However, righty Dan Otero and Shaw have been very good, too. Otero has given up only one run in six innings and Shaw has allowed three earned runs in 9.1 innings.

In total, the foursome has combined for a 1.02 ERA in helping the Indians get within one win of their first World Series title since 1948.

Following a day off Monday, the Indians will host the Chicago Cubs in Game 6 on Tuesday night at Progressive Field. The Indians lead the best-of-seven series 3-2, though the Cubs stayed alive with a 3-2 victory in Game 5 on Sunday night at Wrigley Field in Chicago.

“It helps that there aren’t many egos down there,” Otero said of the Indians’ bullpen. “I remember during the trade deadline happening, Cody offered up his closer role to somebody, if the front office wanted to bring somebody in, and I think that set the tone.”

Indeed, when rumors circulated that the Indians were trying to acquire either Miller or Aroldis Chapman — who wound up going to the Cubs — from the New York Yankees in late July, Allen approached Indians president of baseball operations Chris Antonetti to express his willingness to accept a lesser role.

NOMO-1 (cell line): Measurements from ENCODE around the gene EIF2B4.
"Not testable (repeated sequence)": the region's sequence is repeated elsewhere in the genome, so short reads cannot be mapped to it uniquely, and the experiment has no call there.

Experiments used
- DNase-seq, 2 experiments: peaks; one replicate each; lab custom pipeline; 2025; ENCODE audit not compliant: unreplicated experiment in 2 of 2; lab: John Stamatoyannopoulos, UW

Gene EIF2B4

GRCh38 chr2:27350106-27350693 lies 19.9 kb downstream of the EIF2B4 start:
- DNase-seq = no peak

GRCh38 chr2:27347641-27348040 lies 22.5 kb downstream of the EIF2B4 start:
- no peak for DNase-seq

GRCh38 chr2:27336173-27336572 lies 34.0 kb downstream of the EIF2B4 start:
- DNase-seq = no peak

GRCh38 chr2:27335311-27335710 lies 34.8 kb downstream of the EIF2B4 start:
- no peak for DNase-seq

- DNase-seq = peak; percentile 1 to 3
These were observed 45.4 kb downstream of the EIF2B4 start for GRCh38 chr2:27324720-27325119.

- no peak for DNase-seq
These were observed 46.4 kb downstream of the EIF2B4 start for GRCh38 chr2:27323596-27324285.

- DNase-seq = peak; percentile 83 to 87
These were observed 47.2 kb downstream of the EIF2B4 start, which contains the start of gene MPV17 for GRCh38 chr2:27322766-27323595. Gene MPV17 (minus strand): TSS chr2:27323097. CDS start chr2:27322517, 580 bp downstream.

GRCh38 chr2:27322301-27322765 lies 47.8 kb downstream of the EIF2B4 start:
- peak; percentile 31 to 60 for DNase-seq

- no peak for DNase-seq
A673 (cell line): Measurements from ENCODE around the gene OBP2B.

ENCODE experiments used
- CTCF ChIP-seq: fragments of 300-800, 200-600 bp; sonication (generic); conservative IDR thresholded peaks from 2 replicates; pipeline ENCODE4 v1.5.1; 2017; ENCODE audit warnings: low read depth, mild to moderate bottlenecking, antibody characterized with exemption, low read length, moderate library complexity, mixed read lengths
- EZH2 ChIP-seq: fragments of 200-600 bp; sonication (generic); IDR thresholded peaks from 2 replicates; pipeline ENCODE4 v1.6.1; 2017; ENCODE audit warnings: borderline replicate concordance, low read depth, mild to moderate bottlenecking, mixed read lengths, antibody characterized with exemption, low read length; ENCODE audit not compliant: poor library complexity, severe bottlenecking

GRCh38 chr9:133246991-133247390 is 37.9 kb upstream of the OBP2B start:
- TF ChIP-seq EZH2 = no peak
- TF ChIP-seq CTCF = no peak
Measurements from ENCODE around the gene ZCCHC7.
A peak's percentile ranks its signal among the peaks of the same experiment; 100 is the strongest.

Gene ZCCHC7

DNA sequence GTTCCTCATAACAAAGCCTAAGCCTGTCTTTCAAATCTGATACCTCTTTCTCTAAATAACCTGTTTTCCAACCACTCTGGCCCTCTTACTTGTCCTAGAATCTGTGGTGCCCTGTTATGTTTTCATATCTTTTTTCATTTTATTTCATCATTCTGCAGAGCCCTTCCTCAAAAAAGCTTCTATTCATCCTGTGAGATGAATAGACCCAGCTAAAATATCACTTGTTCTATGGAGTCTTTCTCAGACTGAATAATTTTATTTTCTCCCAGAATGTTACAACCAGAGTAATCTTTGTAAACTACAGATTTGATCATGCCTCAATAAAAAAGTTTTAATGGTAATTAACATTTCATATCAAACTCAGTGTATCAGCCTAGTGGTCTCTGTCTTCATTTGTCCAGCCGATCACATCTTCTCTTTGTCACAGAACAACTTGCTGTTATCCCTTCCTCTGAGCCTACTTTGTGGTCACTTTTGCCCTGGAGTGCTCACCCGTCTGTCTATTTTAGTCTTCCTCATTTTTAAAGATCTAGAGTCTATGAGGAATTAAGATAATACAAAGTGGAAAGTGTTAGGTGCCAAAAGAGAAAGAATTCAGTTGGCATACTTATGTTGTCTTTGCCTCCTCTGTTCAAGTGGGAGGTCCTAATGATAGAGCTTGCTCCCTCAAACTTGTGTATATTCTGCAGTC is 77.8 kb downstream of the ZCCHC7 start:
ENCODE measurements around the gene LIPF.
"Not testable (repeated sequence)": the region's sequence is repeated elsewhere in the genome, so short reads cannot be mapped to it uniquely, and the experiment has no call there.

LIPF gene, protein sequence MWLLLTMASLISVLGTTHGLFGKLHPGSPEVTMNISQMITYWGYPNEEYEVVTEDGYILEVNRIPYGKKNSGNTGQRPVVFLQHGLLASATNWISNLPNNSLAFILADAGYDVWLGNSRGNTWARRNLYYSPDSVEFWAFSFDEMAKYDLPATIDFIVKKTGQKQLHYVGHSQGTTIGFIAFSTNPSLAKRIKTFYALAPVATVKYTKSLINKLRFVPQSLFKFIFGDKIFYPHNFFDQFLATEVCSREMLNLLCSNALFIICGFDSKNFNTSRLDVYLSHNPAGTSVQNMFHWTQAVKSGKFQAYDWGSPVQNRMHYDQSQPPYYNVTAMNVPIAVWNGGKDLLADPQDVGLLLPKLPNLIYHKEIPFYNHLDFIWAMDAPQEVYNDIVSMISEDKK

The Indians traded for Miller on July 31 but he became a hybrid set-up/middle reliever while Allen remained the closer.

“We have a lot of confidence in one another, and we care about each other on and off the field and we help each other out,” Otero said. “If we see something in somebody’s delivery, we try to help them.

“So I think you have the support of your teammates down there, since we spend so much time together, it helps you be more confident when you do go out there. So, I think that’s a big part of our success down there.”

The bullpen is the primary reason why the Indians have gone 10-3 in this postseason.

They pulled off a three-game sweep of the Boston Red Sox in their American League Division Series, then beat the Toronto Blue Jays in five games in the best-of-seven American League Championship on their way to the franchise’s first World Series berth since 1997.